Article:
You can recognize some of the players as they manage to have some very unique features of those they are portraying in the game. Manny Ramirez’ character has long braided hair and Chase Utley has his trademark sideburns. However for the most part the only way to tell one player from another is the games announcer or the player’s name displayed on the bottom left hand corner of the screen when he is up to bat. The players move fluidly and smoothly but to be quite honest the players just do not cut it for me, but this is a personal preference.

The crowds and stadiums were another disappointment to me. Although, the stadiums do look similar to their big league counter parts, do not expect much in the way of detail. In MLB Power Pros 2008 you just get the basics and that includes the fans as well. The developers gave the fans some variety in terms of colors however they all move, react and look the same. Unfortunately, MLB Power Pros 2008 barely holds a candle to such games as 2K Sports The Bigs and Major League Baseball 2K8 in terms of the stadiums and crowds.


As far as the sound is concerned, MLB Power Pros 2008 is satisfactory however there are some concerns which left me a little disappointed. After having been thoroughly impressed with MLB 2K7 and 2K8’s audio, MLB Power Pros 2008 doesn’t deliver on the same level. The commentary for one is simply boring and un-entertaining. Granted, it’s pretty hard to live up to the work of Jon Miller and Joe Morgan on MLB 2K. Nevertheless, the commentary in MLB Power Pros 2008 gets old and repetitive in a hurry.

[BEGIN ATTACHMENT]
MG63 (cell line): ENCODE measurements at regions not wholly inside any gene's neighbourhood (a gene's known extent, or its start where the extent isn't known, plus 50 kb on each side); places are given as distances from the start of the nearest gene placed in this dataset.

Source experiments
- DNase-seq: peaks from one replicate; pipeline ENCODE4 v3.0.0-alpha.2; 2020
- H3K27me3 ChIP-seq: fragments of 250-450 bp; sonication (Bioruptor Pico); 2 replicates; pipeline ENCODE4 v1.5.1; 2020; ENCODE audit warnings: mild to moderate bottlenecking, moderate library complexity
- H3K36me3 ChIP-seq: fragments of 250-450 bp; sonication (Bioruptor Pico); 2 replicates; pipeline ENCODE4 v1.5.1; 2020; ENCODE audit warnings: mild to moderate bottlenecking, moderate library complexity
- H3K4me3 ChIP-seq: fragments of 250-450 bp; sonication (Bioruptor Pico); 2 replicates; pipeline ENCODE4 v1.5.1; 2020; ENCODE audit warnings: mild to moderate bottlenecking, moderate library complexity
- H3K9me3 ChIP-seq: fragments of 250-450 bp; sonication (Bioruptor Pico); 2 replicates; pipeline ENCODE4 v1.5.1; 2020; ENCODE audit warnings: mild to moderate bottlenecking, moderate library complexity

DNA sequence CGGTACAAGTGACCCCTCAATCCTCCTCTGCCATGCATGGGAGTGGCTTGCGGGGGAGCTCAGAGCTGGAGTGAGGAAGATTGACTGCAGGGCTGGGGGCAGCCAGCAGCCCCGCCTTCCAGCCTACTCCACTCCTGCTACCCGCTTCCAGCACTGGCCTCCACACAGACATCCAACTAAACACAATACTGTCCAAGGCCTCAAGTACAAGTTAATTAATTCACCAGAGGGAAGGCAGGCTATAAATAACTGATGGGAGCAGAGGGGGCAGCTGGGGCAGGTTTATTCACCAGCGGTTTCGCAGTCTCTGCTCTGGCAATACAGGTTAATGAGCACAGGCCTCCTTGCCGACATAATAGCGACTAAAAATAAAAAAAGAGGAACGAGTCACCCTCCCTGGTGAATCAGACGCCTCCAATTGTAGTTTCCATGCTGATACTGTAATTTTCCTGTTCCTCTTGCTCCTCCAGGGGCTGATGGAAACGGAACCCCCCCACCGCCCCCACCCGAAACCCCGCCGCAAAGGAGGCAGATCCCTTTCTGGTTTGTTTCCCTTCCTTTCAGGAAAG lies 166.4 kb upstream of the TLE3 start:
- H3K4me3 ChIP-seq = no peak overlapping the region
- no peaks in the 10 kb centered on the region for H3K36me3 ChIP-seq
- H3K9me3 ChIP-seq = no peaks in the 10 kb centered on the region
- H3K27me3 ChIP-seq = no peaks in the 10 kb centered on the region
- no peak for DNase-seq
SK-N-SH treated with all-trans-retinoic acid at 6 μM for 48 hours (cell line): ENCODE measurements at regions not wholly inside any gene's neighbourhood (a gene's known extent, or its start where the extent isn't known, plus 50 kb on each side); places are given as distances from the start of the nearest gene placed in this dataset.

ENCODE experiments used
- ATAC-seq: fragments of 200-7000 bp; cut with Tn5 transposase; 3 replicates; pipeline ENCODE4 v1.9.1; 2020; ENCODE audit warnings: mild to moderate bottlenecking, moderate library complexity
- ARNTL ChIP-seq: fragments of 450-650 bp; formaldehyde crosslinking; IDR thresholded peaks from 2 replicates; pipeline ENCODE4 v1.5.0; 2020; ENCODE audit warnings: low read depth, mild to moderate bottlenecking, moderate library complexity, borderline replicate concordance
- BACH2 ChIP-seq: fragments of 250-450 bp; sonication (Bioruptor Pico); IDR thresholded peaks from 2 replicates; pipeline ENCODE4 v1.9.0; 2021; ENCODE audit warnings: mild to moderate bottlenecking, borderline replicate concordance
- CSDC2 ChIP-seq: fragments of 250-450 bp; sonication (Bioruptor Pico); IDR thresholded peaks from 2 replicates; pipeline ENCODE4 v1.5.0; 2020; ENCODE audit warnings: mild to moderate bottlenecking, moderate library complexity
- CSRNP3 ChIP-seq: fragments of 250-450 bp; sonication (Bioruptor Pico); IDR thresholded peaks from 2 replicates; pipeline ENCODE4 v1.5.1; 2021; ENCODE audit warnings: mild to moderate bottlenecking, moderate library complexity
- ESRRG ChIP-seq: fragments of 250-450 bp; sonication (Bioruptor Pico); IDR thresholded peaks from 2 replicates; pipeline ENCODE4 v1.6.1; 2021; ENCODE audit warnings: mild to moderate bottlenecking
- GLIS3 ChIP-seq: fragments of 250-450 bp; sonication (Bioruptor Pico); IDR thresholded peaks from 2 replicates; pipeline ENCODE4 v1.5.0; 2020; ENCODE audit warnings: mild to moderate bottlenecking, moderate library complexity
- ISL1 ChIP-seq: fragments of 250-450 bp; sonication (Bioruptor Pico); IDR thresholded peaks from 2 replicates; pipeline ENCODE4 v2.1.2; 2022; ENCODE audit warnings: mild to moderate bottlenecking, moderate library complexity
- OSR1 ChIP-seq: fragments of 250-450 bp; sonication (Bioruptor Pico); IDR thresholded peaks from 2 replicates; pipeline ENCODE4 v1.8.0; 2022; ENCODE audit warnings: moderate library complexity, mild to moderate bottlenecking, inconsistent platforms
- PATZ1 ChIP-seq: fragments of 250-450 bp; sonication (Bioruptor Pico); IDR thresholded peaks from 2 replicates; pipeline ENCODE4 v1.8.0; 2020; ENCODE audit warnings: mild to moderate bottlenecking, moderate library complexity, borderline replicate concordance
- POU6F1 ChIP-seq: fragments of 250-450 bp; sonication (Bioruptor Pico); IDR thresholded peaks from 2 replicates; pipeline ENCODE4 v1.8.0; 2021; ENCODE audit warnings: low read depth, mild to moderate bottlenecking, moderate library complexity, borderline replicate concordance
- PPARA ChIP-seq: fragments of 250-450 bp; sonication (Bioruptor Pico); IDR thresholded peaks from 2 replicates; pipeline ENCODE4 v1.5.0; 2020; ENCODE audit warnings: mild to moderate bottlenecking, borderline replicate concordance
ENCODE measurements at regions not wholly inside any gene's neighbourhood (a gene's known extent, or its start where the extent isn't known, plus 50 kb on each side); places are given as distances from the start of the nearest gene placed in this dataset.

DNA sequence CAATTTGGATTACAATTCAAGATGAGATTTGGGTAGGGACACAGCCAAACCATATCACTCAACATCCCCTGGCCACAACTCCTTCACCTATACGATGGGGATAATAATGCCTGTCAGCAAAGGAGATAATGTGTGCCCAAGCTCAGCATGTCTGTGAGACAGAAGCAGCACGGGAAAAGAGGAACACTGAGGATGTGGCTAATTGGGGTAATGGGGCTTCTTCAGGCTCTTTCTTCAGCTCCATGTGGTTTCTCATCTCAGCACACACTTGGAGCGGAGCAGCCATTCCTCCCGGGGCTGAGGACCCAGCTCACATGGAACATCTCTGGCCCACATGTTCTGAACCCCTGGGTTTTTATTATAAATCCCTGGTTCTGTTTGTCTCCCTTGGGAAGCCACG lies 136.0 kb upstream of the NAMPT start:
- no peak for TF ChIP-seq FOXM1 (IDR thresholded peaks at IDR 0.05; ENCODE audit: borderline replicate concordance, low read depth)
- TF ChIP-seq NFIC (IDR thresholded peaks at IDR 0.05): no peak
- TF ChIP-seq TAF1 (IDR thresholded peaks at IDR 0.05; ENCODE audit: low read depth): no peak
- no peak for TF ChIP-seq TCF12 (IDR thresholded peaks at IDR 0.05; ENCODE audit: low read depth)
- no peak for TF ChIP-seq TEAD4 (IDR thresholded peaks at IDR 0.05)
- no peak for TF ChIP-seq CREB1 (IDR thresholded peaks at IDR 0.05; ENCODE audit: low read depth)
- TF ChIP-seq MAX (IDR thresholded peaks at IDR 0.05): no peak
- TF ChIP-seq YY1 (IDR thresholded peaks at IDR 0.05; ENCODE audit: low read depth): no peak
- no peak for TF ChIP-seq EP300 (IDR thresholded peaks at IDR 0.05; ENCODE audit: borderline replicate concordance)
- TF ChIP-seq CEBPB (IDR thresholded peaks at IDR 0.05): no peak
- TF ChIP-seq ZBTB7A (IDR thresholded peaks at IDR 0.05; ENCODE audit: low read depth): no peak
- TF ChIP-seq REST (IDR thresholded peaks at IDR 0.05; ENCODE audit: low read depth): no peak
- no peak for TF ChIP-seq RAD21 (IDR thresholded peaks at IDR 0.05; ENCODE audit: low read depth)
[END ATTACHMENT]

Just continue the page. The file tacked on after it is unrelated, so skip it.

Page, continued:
The in-game music and soundtrack is also very uninspiring and forgettable. Unlike other 2K baseball offerings which feature recognizable recording artists, MLB Power Pros 2008 has none. Instead, you just get dated sounds and dated arcade music. At the end of the day the music is forgettable and similar to the visuals we have just heard so much better as we move closer to the year 2010.

On the flip side, the sound effects and in-game baseball effects in MLB Power Pros 2008 is remarkably good. The sound of bashing a ball or sliding into third sounds great in 5.1 Surround. The fans also sound realistic albeit generic and the umpire's voices when calling a foul ball for instance is very clear.